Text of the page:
It is difficult to explain why I love this book so much in a way that others have not already elaborated on far better than I could ever achieve. What I can do is relate with fondness about the extended period of time I spend reading this excellent magazine (from 2010, where there was an excellent in-depth article about The Miz's rise to main-event stardom that from that point had me hooked) and how greatly sad I was when the magazine announced it's final issue in the summer of 2014.Since then, I have frequented the website that Mr Martin has kept running and have waited with eagerness for the announced book that I am reviewing now. And I can safely say that this book did not disappoint. To compare to the equally excellent "Death of WCW" by Wrestlecrap, this is a book that promises big things and delivers, especially with the big talking points. Much like "Death of WCW", "Pro Wrestling Through The Power Slam Years" massively succeeds in covering the major talking points related to its topic of Pro Wrestling, providing excellent insights about WWE's trials related to steroids and pharmaceuticals, the Attitude era, WCW's dramatic fall from grace, the Chris Benoit incident, the WWE's reliance on John Cena, and of course the Part Timer Era in the WWE.I also loved the parts covering the Indies scene, in particular comments about ROH and NJPW, which have greatly added to the list of matches that I can put of list of "Absolutely Needing To Watch For How Awesome They Are". The insights about British wrestling piqued my interest as well.Naturally however, at its genesis, this is of course a story about Power Slam itself, a magazine loved dearly. Reading about it's origins, how it was essentially saved by the Attitude Era, and of course the story of how it ended is the absolute highlight of the book, and it only increases how grateful I am to Mr Martin that for years on end he and his team contributed to delivering such a great product for us their readers.There is further stuff I would have liked to see in the book, but in light of announcements of further books to come in the Power Slam series, I am more than delighted with what I got.Absolutely top class stuff.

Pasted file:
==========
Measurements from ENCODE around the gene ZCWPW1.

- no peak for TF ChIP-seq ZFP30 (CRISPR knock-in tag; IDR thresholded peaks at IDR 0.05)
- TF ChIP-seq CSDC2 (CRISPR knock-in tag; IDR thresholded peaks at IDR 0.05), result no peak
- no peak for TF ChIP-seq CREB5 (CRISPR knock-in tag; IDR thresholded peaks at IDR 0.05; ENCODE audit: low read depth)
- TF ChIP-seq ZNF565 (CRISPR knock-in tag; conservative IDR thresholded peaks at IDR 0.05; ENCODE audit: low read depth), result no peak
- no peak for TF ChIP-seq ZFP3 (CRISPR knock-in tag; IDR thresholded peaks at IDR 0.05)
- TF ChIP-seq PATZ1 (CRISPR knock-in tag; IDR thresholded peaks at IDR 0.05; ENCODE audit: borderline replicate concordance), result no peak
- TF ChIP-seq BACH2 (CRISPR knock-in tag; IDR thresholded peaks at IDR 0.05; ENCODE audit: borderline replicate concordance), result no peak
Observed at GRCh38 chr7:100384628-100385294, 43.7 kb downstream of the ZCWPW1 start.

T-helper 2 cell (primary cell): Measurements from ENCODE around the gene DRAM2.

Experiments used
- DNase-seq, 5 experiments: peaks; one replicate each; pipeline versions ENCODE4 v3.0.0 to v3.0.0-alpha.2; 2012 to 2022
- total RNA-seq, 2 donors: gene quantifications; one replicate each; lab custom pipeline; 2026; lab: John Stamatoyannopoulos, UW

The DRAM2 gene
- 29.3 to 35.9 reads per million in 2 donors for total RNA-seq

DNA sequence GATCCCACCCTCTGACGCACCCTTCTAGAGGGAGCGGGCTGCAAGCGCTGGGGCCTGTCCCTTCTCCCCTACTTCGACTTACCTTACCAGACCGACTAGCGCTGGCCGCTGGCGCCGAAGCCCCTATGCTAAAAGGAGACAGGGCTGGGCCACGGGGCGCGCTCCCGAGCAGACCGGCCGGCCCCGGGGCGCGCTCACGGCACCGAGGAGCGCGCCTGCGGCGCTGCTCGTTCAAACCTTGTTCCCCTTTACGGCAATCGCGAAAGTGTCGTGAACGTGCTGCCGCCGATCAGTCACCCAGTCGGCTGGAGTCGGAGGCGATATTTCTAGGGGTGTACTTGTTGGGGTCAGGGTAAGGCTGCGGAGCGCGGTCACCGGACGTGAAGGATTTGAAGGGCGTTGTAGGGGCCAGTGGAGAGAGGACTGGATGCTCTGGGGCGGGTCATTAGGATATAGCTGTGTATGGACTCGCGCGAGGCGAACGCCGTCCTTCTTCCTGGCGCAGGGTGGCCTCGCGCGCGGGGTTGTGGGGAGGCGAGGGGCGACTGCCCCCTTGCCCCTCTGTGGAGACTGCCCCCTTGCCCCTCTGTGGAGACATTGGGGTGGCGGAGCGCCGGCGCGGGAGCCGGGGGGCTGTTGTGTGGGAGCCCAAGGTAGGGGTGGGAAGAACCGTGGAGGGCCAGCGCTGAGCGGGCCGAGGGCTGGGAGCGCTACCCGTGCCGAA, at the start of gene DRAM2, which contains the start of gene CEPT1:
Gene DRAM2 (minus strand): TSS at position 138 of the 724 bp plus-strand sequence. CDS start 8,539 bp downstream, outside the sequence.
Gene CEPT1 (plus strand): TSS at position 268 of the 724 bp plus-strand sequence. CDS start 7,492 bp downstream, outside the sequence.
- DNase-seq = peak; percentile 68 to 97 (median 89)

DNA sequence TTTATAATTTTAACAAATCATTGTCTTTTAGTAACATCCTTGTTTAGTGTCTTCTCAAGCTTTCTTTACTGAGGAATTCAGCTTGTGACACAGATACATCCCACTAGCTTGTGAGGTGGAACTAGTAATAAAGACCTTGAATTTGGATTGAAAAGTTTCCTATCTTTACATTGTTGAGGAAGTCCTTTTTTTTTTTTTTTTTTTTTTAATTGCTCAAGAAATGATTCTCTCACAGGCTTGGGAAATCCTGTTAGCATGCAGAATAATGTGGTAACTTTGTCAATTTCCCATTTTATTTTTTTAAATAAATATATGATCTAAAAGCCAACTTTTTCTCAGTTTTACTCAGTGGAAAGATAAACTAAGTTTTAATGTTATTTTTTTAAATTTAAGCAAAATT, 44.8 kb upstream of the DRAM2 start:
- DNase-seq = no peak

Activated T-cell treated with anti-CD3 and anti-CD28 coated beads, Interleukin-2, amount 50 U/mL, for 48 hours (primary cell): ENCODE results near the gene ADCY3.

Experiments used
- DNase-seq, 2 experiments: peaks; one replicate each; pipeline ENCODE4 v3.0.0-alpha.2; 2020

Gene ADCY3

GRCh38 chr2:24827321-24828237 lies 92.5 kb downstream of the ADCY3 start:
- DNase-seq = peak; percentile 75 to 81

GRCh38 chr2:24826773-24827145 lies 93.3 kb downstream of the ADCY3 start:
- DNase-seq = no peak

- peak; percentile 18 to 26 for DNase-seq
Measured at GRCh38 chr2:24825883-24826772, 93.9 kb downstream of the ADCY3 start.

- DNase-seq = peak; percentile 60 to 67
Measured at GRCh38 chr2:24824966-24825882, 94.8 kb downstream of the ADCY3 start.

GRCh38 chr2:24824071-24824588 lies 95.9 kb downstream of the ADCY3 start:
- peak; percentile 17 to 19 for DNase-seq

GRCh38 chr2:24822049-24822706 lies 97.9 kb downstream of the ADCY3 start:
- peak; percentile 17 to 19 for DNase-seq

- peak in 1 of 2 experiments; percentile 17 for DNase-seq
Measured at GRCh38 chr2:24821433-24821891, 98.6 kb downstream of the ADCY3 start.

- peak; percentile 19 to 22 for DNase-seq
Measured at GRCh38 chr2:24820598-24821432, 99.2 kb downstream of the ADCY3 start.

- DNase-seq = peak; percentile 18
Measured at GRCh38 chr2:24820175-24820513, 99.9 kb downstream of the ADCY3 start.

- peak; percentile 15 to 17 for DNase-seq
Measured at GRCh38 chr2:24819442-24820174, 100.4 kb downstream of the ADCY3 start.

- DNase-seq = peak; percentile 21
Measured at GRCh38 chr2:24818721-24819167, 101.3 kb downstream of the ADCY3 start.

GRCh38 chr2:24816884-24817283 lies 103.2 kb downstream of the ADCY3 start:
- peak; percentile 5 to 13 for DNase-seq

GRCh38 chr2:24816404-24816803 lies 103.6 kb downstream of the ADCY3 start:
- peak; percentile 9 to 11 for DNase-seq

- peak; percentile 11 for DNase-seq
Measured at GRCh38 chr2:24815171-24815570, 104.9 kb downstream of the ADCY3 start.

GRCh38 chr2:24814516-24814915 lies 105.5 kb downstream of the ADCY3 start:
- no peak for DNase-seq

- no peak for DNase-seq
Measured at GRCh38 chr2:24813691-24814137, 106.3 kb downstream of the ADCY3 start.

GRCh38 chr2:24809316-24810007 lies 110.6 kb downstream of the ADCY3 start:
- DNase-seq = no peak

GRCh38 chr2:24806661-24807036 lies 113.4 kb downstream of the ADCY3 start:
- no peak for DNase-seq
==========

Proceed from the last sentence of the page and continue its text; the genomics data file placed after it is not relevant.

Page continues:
Powerslam was a British wrestling institution, one that is sorely missed. I have found author, Findlay Martin's insight greatly shaped my view of professional wrestling as I grew up. The chance to peer behind the curtain was too tempting to pass up. "Pro Wrestling Through the Powerslam Years" is a well written and insightful tome. A reference I would happily recommend to people new to this cartoon world wishing to deepen their understanding.My only criticism, too much material is covered. I would have liked a deeper discussion (though I realise this would have pushed the page count towards ludicrous levels) as I was familiar with many of the events tackled. It is no surprise that the two events that command the greatest page count (McMahon's Steroid trial & the Benoit tragedy) are the most engaging.Overall, a great read for newcomers & nostalgia lovers alike, and a true gem for lovers of the eponymous mag upon which this book draws its name. Well done, Mr. Martin. Well done.
If you're looking for a "wrestling through the years" book, come no further - you've found your book. The detail here is second-to-none. You can learn so much - both about wrestling and his magazine - by reading this book. Martin holds nothing back in criticisms about his own magazine and the wrestling industry, while also showing a love for both. Power Slam magazine was a magazine I always looked forward to when I was kid. Whenever I went to town with my grandparents I found a way to convince them that I needed this months magazine - and with little internet access, I certainly did: It was my way of seeing all the wrestling photos, results and reviews from all over the globe. I big thank you to Martin, not just for all the years (two decades) he put into the magazine, but the time he put into writing this book.
I was an avid reader of Power Slam for the last three or so years of its life, sadly the only time I was aware of its existence. I was always a big fan of Fin Martin's clear, dryly humorous prose and his excellent analysis and critique of wrestling, which clearly came from a place of deep love for the product. I credit the magazine with helping kickstart my interest in pro wrestling, and it deepened my understanding of it immeasurably. Pro Wrestling Through The Power Slam Years is no disappointment in this regard, and is an invaluable resource for anyone wanting to know more about an often exciting, often frustrating period in wrestling history, or who just wants to enjoy Fin's measured take on it.
A wrestling fans dream This book is fantastic it covers almost every major wrestling scene around the world (mexico excluded) in superb detail. It offers an unbiased and independent review of the major recent events of pro wrestling. I highly recommend this book to any wrestling fan looking to further their knowledge and understanding of wrestling and its major incidents.
I enjoyed this book and it reminded me of how much I enjoyed Power Slam magazine.
I've been following pro wrestling since the the 1980s and was a regular buyer of Martin's Superstars of Wrestling magazine. This book is a fantastic trip down memory lane. Martin is refreshingly honest in his opinion of matches, angles, gimmicks and wrestlers.